Friday, May 30, 2014

May Wrap Up

May is drawing to a close and I realize that this is the first (and only) blog post for the month. It’s been a busy month with most weeks full of a variety of activities that demanded my attention and kept me out of the office. However, I didn't want to end the month without highlighting a few of the things that occurred, so here they are.
 Several weeks in April and May saw me helping with science field days around Wenatchee. First was a 5th grade shrub steppe experience, next a similar experience for 1st graders, after that a kindergarten walk, and finally at the end of the month a 4th grade science day revolving around fish and hydroelectric power. That seems like a lot, but for the most part I really enjoyed all of it. I helped with plant identification and counting, native wildlife, ecosystems, and fish statistics. It was good that I had a presence there, both as an Americorps member and as a representative of Cascadia. Cascadia has an effect, both directly and indirectly, on many of these ecosystems through their work in conservation and restoration. It’s helpful to be able to introduce the kids to the ideas of natural ecosystems and the organizations that are involved with preserving them.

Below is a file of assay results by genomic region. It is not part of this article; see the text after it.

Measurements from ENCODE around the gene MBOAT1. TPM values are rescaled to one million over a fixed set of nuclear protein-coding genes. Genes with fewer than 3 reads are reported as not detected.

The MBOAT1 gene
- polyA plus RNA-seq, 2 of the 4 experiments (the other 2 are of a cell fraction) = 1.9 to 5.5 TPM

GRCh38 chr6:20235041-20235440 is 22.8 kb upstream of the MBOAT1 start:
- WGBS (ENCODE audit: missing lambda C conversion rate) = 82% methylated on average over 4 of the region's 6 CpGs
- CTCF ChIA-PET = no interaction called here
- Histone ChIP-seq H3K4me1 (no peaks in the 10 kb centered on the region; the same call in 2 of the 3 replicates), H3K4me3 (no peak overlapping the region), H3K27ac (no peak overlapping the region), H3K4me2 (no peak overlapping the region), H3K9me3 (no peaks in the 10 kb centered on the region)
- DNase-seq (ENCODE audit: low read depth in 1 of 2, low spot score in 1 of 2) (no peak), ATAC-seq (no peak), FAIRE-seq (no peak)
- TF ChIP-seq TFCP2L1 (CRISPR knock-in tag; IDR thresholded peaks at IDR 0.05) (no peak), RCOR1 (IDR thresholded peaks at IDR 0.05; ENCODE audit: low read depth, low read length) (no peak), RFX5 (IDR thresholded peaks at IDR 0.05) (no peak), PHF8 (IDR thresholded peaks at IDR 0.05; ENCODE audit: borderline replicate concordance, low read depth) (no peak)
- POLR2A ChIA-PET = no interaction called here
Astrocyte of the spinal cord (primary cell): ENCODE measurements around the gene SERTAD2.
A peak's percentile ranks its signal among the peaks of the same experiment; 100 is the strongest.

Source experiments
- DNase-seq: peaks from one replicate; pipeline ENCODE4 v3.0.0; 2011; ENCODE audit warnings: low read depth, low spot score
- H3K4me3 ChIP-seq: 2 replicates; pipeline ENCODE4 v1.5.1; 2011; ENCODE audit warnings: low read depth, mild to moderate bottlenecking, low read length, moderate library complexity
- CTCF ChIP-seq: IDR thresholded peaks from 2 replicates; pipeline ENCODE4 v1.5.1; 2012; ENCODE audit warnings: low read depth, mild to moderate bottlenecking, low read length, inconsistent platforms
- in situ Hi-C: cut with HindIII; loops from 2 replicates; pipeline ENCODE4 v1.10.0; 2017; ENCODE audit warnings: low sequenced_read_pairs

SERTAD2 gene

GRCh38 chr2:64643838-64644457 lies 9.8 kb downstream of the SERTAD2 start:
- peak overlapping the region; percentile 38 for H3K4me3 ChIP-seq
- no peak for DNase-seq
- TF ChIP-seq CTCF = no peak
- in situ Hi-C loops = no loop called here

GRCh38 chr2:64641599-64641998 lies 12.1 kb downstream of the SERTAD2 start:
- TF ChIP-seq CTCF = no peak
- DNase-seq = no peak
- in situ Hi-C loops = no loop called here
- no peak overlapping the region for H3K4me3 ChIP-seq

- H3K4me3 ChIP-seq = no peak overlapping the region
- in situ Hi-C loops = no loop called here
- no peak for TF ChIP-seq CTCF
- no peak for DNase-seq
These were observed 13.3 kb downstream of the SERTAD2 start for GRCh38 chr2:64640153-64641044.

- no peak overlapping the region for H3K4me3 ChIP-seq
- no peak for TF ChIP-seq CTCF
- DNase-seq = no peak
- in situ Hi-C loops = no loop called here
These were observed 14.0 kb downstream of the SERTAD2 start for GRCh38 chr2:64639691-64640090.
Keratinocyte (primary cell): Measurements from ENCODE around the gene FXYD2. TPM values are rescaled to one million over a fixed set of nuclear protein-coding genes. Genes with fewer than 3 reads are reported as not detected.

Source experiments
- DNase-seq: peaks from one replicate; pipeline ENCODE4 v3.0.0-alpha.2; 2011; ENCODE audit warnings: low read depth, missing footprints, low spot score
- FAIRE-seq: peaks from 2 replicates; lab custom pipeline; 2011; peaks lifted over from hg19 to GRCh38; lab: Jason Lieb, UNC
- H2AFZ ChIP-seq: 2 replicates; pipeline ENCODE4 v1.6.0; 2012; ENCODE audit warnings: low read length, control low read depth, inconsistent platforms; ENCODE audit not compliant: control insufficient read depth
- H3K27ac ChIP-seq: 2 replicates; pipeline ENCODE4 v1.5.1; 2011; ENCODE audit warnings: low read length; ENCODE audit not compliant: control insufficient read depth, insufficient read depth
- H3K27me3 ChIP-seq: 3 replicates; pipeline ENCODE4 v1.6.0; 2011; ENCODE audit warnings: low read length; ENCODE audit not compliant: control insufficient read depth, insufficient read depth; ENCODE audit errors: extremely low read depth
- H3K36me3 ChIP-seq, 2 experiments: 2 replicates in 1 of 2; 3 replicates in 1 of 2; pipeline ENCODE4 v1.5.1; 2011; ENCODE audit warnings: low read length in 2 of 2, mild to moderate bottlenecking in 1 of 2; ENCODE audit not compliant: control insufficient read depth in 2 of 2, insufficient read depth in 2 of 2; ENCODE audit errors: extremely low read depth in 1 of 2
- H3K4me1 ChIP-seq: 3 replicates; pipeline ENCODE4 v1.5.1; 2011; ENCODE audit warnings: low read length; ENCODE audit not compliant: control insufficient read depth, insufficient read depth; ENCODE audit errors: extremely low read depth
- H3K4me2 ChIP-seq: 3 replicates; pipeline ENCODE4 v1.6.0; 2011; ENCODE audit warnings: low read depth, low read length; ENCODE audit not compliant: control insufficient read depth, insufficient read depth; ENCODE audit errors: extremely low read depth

May’s next event was Kids in the Creek (KITC). KITC is a program put on by Cascadia in partnership with the US Fish & Wildlife Service and the Forest Service, along with many others. The program is designed to get young high school students hands on science through a variety of stations. Half of the stations are ‘dry’ and include: water quality, fish health, and riparian vegetation. The other half are ‘wet’ stations. Requiring the students to don waders and get in the creek (hence the Kids in the Creek). These stations include: invertebrate investigation, stream health, and flow. KITC occurred in early May and brought roughly 300 students through the 3 day program. The overall goal is to connect the classroom science with real-life experiences, showing students that science is not just boring class time.
The third week of May I was out of the office driving halfway across the county to Minnesota to canoe for a week, and then driving back to Washington. I mention this because of some of my observations along the way. In many locations on my drive I noticed fields tilled right up to the water lines on creeks, rivers, and lakes. There was no buffer. Anything applied to the crops could run into the water. Erosion was rampant in spots with 10 foot vertical banks slowly eating into fields because there was no riparian vegetation to secure the soil. It was obvious the natural ecosystem had been destroyed in many areas leaving only countless fields behind.
That’s about it for the month of May. Everything that occurred managed to shrink to a manageable text level, but only because I don’t want to get into all the details. I spent much of my time at education and outreach events, which is great because that’s what I’m here for. I feel like several hundred students learned a little more about the environment through my actions.